The Ancient British Church evolved with a life and a way of its own, peaking between the 300s and 500s CE. It was far from the evangelical kind of Christianity that developed as the Roman Catholic Church grew in influence, to penetrate Britain in the early 600s. The British Church formed a counterbalance to the centralised, institutional Roman Church, which had grown from the 200s CE onwards, becoming Rome’s state religion by the early 300s, and in many instances adopting the pagan deities, festivals and rituals of the locals as it spread across Europe. A neo-druidic theological fightback was led by the scholarly British monk Pelagius, who around CE 380 went to Rome and in 410 to Carthage, challenging Augustine of Hippo’s then mainstream philosophies. Pelagius became quite popular and caused big ripples, later to be branded a heretic and disappearing from view after being thrown out of Jerusalem.
In Saxon states Catholicism prevailed, having been adopted by the Saxons in the 590s to give themselves some Euro-respectability. Christianity in Britain came under its aegis around 664 following the Synod of Whitby, the Celtic church dwindling thereafter. The Roman Church was the EU of the time and affiliate states were independent but subsidiary to it.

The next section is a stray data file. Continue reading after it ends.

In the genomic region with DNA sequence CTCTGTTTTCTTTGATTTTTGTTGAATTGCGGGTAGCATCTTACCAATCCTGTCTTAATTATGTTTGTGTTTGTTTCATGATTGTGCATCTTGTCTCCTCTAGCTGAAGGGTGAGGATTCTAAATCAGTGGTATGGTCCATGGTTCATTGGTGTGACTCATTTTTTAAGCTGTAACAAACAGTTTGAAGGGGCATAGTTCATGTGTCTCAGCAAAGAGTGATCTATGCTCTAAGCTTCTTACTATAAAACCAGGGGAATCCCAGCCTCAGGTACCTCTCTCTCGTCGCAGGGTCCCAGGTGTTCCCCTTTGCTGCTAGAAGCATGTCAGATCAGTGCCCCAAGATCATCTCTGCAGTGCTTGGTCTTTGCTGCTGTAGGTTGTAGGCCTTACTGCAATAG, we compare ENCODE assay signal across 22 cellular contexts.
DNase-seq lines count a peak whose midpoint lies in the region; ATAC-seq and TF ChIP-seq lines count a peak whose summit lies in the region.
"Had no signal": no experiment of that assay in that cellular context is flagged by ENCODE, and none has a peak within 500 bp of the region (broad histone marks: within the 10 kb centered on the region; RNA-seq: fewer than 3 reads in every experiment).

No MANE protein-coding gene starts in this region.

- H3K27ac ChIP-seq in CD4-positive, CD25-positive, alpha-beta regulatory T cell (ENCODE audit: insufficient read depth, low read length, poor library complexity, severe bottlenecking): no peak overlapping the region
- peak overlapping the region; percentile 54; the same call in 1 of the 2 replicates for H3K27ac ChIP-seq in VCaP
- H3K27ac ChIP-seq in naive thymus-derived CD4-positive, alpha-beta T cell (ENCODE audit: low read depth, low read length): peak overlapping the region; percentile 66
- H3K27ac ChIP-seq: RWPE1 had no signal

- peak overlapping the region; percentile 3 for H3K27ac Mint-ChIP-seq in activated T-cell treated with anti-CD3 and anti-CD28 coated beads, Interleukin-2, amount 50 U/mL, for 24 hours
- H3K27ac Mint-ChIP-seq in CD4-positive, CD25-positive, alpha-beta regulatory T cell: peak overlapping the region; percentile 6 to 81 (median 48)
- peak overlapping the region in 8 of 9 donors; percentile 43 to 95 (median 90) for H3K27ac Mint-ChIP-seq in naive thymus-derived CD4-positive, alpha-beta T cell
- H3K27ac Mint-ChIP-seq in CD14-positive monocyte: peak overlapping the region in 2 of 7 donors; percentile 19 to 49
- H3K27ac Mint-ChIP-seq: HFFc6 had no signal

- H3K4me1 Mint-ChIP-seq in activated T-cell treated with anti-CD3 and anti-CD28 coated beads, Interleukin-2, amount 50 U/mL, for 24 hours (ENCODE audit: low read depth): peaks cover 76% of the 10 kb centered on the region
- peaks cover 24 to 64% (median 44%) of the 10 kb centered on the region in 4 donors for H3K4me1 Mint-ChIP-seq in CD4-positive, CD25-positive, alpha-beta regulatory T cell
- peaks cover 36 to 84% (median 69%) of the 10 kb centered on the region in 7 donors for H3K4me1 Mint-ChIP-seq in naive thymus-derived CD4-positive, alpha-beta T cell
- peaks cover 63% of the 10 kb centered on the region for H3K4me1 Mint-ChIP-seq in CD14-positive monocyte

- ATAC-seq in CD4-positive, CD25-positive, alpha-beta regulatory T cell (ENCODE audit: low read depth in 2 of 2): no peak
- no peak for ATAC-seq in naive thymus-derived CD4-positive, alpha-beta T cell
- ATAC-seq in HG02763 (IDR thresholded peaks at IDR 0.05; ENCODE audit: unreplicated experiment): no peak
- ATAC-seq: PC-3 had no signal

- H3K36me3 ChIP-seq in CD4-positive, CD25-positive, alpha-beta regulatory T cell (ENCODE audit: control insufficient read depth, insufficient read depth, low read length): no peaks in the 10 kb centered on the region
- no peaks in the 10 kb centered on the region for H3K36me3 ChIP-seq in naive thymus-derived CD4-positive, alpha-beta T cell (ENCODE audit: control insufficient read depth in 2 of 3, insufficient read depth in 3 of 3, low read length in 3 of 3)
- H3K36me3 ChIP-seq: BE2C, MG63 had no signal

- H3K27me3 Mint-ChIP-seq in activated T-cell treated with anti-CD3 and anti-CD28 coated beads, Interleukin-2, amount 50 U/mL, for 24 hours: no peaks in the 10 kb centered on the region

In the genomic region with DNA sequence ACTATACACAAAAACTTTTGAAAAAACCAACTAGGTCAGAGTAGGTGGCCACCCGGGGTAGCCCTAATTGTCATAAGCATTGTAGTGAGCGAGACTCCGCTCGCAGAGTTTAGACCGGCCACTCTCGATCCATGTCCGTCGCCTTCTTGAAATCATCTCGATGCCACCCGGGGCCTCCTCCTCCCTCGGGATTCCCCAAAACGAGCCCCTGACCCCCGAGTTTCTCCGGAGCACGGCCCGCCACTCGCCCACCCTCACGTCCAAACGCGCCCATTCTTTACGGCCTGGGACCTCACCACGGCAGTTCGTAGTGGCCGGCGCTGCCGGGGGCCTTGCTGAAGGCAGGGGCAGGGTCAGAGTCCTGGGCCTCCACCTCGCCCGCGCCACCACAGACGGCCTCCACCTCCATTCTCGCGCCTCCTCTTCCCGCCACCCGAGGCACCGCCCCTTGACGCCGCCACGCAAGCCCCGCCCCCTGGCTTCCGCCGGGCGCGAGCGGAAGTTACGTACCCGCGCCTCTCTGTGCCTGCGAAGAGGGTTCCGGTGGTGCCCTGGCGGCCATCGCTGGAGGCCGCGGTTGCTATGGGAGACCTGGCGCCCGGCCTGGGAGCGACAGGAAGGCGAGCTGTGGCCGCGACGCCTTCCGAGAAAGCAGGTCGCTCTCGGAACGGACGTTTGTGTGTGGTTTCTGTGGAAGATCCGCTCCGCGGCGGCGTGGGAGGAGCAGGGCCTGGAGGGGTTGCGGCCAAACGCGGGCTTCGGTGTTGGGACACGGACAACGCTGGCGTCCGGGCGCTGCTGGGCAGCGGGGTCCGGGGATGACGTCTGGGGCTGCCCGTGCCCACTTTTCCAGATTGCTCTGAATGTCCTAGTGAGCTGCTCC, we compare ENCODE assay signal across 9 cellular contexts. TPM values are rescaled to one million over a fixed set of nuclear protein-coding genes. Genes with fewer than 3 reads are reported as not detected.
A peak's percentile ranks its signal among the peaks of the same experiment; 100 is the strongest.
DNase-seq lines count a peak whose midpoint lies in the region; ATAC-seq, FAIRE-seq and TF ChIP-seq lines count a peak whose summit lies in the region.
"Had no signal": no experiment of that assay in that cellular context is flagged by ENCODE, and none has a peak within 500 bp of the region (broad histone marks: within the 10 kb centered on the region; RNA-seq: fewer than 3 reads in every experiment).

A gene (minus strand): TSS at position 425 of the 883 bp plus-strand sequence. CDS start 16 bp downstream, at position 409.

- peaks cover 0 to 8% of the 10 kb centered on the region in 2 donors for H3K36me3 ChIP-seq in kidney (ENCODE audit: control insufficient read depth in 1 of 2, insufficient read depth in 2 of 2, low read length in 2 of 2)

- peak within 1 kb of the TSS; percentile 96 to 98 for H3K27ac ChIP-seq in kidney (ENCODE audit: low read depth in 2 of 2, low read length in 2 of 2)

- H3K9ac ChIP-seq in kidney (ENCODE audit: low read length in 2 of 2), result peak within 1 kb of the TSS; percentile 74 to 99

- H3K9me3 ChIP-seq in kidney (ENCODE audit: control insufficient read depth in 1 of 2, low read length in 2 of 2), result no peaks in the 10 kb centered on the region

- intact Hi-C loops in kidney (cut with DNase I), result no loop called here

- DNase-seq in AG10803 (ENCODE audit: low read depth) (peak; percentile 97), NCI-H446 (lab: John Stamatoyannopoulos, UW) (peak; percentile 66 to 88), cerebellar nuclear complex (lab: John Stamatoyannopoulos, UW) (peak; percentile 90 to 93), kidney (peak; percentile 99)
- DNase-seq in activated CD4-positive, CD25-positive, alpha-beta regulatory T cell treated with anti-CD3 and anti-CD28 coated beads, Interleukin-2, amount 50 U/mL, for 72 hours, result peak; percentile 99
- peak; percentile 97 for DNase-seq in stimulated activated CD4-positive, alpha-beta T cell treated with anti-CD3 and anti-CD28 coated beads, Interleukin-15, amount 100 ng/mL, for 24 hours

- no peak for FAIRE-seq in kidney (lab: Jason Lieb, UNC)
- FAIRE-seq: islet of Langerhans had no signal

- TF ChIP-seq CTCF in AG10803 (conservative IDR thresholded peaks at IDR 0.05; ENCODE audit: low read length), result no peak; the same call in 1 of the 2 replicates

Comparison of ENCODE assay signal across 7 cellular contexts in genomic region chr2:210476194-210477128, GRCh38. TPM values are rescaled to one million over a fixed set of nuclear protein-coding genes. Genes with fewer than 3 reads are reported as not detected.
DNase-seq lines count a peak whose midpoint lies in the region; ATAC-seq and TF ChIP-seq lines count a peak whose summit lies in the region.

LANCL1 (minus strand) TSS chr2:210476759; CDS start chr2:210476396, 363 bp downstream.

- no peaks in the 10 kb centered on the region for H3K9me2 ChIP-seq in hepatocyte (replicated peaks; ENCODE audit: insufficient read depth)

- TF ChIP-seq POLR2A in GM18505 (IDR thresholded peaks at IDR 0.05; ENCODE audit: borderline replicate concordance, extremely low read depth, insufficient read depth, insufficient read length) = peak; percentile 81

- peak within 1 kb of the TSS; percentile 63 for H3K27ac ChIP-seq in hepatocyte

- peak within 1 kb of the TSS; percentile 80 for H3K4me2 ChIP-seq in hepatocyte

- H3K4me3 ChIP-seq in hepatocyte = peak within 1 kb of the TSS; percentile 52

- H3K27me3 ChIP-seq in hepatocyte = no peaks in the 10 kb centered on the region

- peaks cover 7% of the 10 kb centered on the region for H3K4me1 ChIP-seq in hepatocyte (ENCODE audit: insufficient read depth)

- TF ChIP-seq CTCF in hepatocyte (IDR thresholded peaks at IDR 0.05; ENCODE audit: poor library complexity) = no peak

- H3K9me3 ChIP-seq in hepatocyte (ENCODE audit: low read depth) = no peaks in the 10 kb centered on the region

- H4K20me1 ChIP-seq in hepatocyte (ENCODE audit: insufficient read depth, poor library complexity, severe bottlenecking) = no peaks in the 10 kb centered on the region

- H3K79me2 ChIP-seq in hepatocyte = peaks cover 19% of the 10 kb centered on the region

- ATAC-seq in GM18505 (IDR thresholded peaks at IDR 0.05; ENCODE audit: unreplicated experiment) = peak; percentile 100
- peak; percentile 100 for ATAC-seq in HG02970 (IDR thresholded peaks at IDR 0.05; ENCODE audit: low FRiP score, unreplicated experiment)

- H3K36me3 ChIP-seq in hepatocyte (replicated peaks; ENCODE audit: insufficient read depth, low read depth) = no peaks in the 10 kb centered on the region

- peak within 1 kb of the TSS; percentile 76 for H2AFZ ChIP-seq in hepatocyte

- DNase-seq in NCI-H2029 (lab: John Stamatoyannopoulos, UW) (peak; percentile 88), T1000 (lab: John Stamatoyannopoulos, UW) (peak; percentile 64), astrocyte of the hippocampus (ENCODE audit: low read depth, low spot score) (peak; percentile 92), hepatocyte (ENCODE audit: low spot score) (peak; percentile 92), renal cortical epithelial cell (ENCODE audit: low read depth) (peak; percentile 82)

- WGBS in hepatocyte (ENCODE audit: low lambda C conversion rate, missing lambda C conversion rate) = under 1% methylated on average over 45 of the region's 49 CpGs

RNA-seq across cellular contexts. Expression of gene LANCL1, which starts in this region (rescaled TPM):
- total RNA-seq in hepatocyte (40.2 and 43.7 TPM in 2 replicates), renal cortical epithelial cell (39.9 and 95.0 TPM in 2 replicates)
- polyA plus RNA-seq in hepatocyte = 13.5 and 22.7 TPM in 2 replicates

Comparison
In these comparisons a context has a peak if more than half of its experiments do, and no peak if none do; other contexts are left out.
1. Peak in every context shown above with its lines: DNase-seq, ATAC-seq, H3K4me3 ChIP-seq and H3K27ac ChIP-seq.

Early British Christianity was closer to nature than Catholicism, surviving in Cornwall and the Celtic Fringe through to Norman times. Early medieval wandering saints or Culdees stimulated a cultural revival in the 400s and 500s, lasting up to around CE 1000. Often called the Dark Age, for Celtic peoples this was relatively a light-filled age. Many Culdees came from elsewhere, finding a home in Cornwall, following vows of voluntary exile – a leftover tradition of Bronze Age druids.